International coalition urges Czech Republic officials to drop plans to legalize prostitution
WASHINGTON (BP)--The Southern Baptist Ethics & Religious Liberty Commission and more than 110 allies have called on the Czech Republic to reject reported plans to legalize prostitution.
In a letter to President Vaclav Klaus and other Czech leaders, ERLC President Richard Land and the co-signers said such an act "would be a terrible mistake for the country as a whole and, in particular, for the women and children of the Eastern Europe region who will be victims of the Czech sex trade." It also would "irreparably harm" the Czech Republic's relations with the United States and other countries, the letter warned.
Legalizing prostitution would make the Czech Republic "the gateway for the flow of women and children from poorer Eastern and Central European countries to sex industries throughout Western Europe and the world -- an act unworthy of Czechs' traditions of fighting for their own freedom," Land and the others said in the letter. They said they would resist such a Czech effort in Congress and other legislative bodies, as well as "through our organized women's movements and from tens of thousands of church and synagogue pulpits."
The international coalition that endorsed the letter included signers from Russia, India, Israel, Ireland, England and France. Among signers from the United States were Todd Bassett, national commander of The Salvation Army; Clive Calver, president of World Relief; Richard Cizik, vice president for governmental affairs of the National Association of Evangelicals; Michael Horowitz, senior fellow of the Hudson Institute; Donna Rice Hughes, president of Enough Is Enough; Diane Knippers, president of the Institute on Religion and Democracy; Connie Mackey, vice president for government affairs of Family Research Council; Ronald Sider, president of Evangelicals for Social Action; David Stevens, executive director of the Christian Medical Association, and Thomas Trask, general superintendent of the Assemblies of God.
In the May 5 letter on ERLC letterhead, they said the experiences of such countries as the Netherlands, Australia and Germany demonstrate organized crime, illegal and street prostitution, and sex trafficking are not reduced when prostitution is legalized.
Czech leaders said they were unaware such concerns were held by the ERLC and others, according to a May 7 Associated Press article from Prague, the Czech capital.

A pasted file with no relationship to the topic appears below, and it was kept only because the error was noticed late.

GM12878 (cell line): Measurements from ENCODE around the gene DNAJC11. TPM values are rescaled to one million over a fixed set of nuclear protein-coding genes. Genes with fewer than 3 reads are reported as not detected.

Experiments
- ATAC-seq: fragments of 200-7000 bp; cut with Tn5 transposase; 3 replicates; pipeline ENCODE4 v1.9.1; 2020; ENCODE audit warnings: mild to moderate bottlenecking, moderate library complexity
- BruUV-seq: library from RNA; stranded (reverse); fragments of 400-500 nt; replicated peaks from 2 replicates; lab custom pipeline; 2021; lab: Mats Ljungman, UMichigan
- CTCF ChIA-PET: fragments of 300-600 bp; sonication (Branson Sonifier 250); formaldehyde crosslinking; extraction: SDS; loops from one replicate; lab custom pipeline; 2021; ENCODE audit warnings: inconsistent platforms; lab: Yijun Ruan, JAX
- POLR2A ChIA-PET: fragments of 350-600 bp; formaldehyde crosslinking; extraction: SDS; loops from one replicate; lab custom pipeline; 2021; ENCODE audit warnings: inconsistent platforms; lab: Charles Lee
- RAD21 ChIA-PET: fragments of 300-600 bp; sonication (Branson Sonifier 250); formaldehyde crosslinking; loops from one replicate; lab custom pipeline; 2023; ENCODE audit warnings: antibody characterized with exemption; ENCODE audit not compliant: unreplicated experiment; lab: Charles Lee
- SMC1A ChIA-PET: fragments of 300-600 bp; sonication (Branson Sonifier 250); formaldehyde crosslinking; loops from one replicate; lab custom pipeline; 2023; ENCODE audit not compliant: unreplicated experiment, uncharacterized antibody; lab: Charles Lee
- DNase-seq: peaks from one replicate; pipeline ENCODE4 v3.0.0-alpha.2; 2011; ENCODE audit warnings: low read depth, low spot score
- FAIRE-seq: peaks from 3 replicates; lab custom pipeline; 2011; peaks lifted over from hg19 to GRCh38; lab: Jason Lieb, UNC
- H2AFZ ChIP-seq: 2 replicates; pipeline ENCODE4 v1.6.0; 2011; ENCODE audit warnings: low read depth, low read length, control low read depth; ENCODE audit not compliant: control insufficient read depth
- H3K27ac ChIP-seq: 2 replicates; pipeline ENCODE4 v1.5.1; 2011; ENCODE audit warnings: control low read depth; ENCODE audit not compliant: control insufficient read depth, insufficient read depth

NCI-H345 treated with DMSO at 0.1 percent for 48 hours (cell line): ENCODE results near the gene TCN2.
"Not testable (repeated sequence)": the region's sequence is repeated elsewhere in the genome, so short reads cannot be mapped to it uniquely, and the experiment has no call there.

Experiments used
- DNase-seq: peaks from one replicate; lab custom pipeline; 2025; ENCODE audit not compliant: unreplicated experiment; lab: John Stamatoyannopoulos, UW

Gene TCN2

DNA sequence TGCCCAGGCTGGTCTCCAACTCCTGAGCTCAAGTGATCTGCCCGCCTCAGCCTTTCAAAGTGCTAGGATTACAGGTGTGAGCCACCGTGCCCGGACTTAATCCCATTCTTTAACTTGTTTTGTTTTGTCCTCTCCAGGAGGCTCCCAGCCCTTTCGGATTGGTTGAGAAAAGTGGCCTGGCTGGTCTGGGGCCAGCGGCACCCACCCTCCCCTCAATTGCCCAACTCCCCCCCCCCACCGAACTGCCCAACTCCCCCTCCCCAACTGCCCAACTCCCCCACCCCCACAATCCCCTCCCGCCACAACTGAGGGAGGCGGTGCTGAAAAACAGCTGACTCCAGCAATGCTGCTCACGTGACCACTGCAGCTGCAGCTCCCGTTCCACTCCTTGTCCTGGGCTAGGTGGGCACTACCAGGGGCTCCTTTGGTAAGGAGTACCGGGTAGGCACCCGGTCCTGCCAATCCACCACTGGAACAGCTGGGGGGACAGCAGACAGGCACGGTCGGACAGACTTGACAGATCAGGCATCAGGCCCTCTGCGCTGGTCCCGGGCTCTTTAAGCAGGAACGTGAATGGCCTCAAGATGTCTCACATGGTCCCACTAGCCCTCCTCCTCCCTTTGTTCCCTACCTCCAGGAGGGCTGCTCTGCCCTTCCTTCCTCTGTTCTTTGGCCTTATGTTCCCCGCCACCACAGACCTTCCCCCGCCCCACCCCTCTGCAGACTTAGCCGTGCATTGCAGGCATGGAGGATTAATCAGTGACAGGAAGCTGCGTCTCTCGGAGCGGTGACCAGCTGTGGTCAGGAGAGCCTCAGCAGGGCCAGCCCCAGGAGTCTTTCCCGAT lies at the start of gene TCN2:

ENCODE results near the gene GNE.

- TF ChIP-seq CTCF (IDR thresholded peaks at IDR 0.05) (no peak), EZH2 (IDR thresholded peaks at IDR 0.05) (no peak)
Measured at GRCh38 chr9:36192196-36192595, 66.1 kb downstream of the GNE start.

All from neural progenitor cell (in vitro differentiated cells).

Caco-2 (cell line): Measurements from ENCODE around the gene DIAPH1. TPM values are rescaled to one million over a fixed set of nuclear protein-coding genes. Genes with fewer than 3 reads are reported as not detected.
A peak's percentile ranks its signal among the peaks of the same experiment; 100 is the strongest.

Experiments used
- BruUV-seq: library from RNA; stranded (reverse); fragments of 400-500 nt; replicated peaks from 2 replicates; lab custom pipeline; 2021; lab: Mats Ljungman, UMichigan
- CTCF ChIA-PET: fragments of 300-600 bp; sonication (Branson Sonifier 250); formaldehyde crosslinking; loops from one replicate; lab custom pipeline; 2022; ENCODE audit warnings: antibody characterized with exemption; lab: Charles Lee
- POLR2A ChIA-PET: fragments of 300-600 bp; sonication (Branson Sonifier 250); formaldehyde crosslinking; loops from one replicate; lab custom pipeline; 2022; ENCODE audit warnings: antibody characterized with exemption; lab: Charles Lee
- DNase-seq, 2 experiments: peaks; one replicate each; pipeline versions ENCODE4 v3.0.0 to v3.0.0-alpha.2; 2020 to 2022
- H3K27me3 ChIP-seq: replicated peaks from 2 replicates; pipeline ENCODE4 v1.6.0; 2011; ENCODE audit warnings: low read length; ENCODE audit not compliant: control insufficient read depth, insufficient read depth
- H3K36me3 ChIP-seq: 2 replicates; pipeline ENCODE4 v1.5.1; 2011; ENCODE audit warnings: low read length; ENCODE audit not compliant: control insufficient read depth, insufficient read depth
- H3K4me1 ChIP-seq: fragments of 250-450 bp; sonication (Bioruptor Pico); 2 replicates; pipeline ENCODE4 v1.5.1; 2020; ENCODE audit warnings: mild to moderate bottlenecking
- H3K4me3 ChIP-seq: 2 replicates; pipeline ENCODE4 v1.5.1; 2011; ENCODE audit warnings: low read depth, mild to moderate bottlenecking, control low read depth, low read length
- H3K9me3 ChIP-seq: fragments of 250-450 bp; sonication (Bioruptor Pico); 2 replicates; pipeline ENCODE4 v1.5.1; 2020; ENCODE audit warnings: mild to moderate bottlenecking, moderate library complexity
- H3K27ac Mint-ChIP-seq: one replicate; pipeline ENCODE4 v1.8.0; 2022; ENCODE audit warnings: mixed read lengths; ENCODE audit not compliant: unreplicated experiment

An ERLC spokesman said such concerns were expressed to a Czech official last year, however. Barrett Duke said he, joined by Horowitz and Lisa Thompson of The Salvation Army among others, met Nov. 5 with Richard Krpac, consul of the Czech embassy in Washington.
They told Krpac the Czech Republic "had an opportunity to set a different standard for the new Europe rather than accommodating some current attitudes toward the moral climate in Europe and that they should set a higher example," Duke said. "Instead of legalizing prostitution, they should work very vigorously at ending prostitution, which in our opinion would significantly contribute to the eradication of trafficking in persons and human sexual slavery.
"It would seem that we had no effect with that visit, since apparently our letter to the leaders of the Czech Republic caught them totally off guard," he said. "So, their statement that they were unaware of our concerns helps us to recognize that the letter was the next appropriate step to take."
The letter was sent not only to Klaus but also to the leaders of the Czech Senate and Chamber of Deputies.
According to AP, the Czech government revealed in April its plans to propose legislation to permit cities to license prostitutes in certain areas.
In the letter, Land and the others said the Czech Republic "is fast gaining an international reputation as a prime destination for European and other 'sex tourists' and pedophiles. The Czech Republic has also become a transit country for human trafficking and smuggling."
The United States has acted to thwart sexual trafficking in recent years. In 2000, Congress passed the Trafficking Victims Protection Act to combat the international problem. In September, President Bush called on the United Nations to work to end trafficking.